That doesn’t mean you have to churn through the meeting as quickly as possible. Each point should still be addressed thoroughly, and some socialization is likely for the best. But at the very least, having everyone on the same page is a good thing.

6. Know the Features of the Program You’re Using

Different teleconference programs have different features, and you should do your best to be familiar with them before you’re actually in a conference. Do you know how to rearrange windows to see as many participants as possible? Do you know how to mute yourself when necessary, or briefly turn off your camera without actually leaving the meeting? Are there in-program messaging features that can be used during the conference? These are questions worth asking yourself in advance.

7. Consider Alternatives

Depending on what you’re hoping to accomplish, or what kind of working environment you have, you may not actually need to tap into the teleconferencing fad. There are other options for group collaboration that work perfectly well, and it’s worthwhile to consider alternatives.

In some cases, these relate to specific industries or types of jobs. For example, you might consider electrical engineering and printed circuit board design — a job category that can involve a great deal of collaboration, even remotely. In this case, there are job-specific software options that specifically enable this remote collaboration. Altium describes the Gerber software viewer option as just this sort of program, specifying that it allows you to “design, view, and analyze your design within a unified environment.” This is a fairly specific application, but it’s a nice reminder that some types of jobs — whether in PCB design, project management, or even an artistic project — have their own programs that are meant to unite people across distance.

On a somewhat similar note, you might keep in mind that there are various professional chat and messaging services you can take advantage of also. For certain kinds of work, the face-to-face nature of teleconferencing is beneficial (or just adds a nice social component). However, programs like Slack, Microsoft Teams, Chanty, Ryver, and others have all served companies and groups of all kinds well.

8. Arrange Notes for the Group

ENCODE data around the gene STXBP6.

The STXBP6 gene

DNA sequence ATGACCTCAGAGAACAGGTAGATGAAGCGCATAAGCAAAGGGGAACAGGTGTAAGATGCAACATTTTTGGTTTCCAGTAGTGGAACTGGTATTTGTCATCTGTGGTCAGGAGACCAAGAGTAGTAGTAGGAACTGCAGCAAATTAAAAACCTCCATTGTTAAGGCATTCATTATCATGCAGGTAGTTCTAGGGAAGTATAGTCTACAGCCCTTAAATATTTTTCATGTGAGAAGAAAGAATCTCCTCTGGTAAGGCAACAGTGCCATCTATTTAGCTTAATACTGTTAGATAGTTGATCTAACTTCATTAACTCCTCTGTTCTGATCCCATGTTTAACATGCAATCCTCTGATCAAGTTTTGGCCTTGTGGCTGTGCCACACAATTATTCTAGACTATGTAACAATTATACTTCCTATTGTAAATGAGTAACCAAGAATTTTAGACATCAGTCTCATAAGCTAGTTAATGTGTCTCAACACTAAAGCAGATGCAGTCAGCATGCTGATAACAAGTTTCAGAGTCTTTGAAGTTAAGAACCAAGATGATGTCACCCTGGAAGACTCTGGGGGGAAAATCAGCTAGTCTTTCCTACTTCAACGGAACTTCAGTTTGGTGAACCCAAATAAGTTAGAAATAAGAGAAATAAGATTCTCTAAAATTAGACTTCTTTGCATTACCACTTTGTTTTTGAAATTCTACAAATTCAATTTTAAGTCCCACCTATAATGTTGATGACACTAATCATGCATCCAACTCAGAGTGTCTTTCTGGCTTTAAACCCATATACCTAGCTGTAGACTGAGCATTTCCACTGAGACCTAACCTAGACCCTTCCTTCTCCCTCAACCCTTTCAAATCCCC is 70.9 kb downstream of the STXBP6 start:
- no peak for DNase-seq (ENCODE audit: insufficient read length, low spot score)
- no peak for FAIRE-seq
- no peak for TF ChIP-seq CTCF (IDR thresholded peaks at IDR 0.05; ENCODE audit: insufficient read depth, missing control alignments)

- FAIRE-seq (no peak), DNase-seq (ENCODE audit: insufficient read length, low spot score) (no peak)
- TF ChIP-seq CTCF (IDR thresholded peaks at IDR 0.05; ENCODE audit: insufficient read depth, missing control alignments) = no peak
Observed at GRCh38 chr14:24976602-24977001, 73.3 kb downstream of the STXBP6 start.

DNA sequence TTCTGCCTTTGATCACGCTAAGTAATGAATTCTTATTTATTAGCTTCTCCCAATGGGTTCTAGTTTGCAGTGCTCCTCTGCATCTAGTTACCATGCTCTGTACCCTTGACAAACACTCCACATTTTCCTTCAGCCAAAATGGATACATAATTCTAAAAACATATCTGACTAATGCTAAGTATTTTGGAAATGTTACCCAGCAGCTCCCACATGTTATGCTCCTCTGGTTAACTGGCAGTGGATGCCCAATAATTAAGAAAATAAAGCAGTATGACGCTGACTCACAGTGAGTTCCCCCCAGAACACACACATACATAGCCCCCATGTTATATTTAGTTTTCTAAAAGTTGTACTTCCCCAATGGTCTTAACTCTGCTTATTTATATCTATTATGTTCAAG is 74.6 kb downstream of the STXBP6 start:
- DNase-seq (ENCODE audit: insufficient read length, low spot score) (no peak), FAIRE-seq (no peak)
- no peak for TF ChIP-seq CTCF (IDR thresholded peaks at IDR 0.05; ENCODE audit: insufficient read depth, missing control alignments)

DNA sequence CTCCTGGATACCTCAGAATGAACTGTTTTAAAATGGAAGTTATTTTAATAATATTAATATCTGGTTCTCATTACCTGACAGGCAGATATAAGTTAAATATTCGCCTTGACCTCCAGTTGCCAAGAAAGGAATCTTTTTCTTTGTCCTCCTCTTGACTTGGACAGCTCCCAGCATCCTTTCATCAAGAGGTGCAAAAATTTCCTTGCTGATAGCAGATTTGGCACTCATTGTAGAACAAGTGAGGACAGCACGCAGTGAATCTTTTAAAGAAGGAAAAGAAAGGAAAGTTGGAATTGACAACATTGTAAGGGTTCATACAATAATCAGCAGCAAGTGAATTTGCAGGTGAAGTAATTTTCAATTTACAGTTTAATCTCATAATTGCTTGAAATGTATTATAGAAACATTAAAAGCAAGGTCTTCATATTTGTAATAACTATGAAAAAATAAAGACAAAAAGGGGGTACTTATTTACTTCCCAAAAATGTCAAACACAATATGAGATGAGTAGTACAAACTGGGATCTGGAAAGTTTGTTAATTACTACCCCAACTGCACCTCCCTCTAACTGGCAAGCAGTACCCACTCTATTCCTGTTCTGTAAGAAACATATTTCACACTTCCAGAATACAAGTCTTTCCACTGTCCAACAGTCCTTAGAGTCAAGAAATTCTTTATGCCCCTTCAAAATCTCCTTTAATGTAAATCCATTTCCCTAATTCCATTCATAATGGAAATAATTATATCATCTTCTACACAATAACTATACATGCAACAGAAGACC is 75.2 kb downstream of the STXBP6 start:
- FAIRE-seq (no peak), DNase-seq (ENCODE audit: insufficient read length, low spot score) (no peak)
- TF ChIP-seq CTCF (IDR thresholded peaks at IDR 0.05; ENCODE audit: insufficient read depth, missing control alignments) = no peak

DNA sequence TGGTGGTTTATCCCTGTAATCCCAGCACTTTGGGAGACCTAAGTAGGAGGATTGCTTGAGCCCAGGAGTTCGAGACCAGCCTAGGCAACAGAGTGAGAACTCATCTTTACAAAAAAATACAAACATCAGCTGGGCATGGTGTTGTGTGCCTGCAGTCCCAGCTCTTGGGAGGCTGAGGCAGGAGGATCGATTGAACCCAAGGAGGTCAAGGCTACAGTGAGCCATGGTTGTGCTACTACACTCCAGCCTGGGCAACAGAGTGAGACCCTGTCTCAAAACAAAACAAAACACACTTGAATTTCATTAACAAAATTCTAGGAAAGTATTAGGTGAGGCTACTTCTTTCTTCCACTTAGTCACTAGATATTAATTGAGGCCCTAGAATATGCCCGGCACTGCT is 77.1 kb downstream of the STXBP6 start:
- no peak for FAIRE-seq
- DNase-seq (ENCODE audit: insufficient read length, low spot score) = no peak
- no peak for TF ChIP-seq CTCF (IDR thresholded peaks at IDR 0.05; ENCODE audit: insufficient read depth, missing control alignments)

One of the reasons that programs like the alternatives described above are preferable for certain tasks is that they preserve messages, and in some cases track progress. Most teleconference programs don’t necessarily include features that do these same things — which is why it’s a good idea to set up a way for the group to maintain notes. This might mean that someone is assigned to jot down key points and compile them in an email after the fact; it could mean that a shared group document is open and can be edited throughout the conference. Whatever the case though, if you do stick to standard teleconferences, some method of note taking should accompany your meetings.

9. Keep Things Brief

Lengthy talking points can cause people to tune out in any meeting. On a teleconference, when people are already on their computers and the interpersonal connection is just a little bit less real, the same thing can happen even more quickly. For this reason, it’s a good idea generally to keep talking points brief. Cover what needs to be covered, and try not to talk longer than necessary at any one time. The group is more likely to remain engaged this way.

10. Exclude Pets & Family

Pets and family are actually becoming common topics of conversation with regard to the current wave of teleconferences. The Balance’s list of things to avoid in video conferences, for instance, included “family issues” and “pet problems” as two of just five points. It follows, then, that you should do what you can to make sure that family and pets don’t interrupt your participation in the meeting.

Sometimes, you can’t quite pull this one off. If you have young children, you can’t always guarantee that they won’t wander in when they’re not supposed to, or call for you from another room. And if you have a cat or dog, you’re likely already familiar with its disregard for your teleconferencing preferences. Nevertheless, our final tip is to at least try to keep family and pets away — unless your colleagues just can’t wait for another look at pet, of course!

This Blog Post was guest written by Beacher Jules for Zekiah Technologies.